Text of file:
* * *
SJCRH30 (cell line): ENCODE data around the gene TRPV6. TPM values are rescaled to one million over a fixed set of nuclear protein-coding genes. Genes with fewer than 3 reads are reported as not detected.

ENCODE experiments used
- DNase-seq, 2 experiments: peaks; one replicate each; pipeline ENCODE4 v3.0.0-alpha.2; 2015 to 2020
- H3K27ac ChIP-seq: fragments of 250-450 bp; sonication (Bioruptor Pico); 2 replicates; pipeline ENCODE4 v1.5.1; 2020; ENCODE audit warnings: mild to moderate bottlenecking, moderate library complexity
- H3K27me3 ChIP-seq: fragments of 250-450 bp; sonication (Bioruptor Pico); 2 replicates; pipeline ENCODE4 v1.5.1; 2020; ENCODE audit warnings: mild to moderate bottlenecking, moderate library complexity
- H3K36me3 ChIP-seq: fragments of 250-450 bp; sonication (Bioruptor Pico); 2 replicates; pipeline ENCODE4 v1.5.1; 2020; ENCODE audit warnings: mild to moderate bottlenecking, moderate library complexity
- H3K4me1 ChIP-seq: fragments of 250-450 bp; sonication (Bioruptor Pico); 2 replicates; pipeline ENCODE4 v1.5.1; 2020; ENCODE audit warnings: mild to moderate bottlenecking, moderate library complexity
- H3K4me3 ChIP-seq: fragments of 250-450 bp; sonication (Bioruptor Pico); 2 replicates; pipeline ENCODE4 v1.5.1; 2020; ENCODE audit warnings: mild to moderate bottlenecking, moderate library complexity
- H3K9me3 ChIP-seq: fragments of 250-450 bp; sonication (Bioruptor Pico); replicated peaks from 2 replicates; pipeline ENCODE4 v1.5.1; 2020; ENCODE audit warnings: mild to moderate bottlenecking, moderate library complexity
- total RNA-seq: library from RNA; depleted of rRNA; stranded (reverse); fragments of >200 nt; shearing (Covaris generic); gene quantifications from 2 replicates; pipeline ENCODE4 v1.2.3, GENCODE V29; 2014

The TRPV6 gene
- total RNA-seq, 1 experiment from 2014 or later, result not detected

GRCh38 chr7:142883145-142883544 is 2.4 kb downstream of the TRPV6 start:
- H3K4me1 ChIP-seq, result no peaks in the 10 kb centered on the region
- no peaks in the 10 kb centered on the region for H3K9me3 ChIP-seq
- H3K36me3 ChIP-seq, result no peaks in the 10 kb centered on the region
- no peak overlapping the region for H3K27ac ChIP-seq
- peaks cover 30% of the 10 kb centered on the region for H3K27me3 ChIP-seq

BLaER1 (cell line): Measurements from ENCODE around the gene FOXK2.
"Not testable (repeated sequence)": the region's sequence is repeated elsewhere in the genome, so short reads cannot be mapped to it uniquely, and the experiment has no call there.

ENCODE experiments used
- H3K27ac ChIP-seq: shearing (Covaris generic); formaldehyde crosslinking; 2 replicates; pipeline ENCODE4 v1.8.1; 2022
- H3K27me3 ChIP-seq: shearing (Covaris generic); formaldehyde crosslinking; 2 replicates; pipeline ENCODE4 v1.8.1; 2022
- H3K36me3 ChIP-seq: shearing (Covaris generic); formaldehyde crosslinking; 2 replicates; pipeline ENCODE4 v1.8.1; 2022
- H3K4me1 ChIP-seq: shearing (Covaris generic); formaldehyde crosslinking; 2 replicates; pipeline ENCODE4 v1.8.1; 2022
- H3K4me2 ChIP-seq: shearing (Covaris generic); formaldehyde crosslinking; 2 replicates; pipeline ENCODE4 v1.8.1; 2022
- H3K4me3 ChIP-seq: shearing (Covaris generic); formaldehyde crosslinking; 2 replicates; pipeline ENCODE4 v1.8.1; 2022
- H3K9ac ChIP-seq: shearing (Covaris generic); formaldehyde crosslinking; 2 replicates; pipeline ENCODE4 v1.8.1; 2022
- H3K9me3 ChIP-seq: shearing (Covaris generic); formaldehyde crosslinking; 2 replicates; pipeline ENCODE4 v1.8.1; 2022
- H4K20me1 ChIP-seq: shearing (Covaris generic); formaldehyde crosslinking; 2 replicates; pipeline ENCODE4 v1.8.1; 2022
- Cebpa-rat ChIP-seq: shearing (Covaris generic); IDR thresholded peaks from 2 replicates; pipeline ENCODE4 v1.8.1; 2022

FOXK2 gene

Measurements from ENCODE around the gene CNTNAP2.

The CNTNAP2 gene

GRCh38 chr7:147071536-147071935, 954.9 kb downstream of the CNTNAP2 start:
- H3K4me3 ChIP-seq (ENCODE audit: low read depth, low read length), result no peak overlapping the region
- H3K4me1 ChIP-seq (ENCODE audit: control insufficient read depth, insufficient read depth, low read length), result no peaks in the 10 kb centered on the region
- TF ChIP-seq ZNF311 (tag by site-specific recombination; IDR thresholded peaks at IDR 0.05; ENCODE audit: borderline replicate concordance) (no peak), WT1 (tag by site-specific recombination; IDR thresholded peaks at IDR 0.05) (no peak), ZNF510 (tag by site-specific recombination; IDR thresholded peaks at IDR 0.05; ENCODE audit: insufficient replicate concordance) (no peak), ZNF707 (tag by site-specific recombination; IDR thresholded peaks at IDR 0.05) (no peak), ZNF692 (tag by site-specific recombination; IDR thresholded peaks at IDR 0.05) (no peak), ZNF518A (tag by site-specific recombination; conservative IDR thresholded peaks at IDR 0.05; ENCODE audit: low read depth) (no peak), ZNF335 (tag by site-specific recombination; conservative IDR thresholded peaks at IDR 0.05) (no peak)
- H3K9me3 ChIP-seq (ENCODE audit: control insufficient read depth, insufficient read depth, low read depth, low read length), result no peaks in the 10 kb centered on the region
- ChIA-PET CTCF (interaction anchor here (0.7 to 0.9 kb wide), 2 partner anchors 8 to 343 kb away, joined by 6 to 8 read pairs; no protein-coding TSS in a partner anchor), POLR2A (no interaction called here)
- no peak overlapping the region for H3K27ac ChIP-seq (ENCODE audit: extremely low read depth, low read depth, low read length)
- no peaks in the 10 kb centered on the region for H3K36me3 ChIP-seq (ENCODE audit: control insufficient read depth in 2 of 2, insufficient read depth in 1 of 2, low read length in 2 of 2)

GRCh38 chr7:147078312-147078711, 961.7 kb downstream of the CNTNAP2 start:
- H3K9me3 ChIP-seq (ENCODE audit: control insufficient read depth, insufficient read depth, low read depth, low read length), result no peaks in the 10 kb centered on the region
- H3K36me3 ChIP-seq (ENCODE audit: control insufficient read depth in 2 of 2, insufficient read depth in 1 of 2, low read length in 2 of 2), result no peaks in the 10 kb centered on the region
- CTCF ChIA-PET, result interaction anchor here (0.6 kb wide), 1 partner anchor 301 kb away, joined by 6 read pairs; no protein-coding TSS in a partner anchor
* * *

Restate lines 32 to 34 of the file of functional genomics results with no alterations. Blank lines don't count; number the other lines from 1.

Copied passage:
FOXK2 gene

Measurements from ENCODE around the gene CNTNAP2.

The CNTNAP2 gene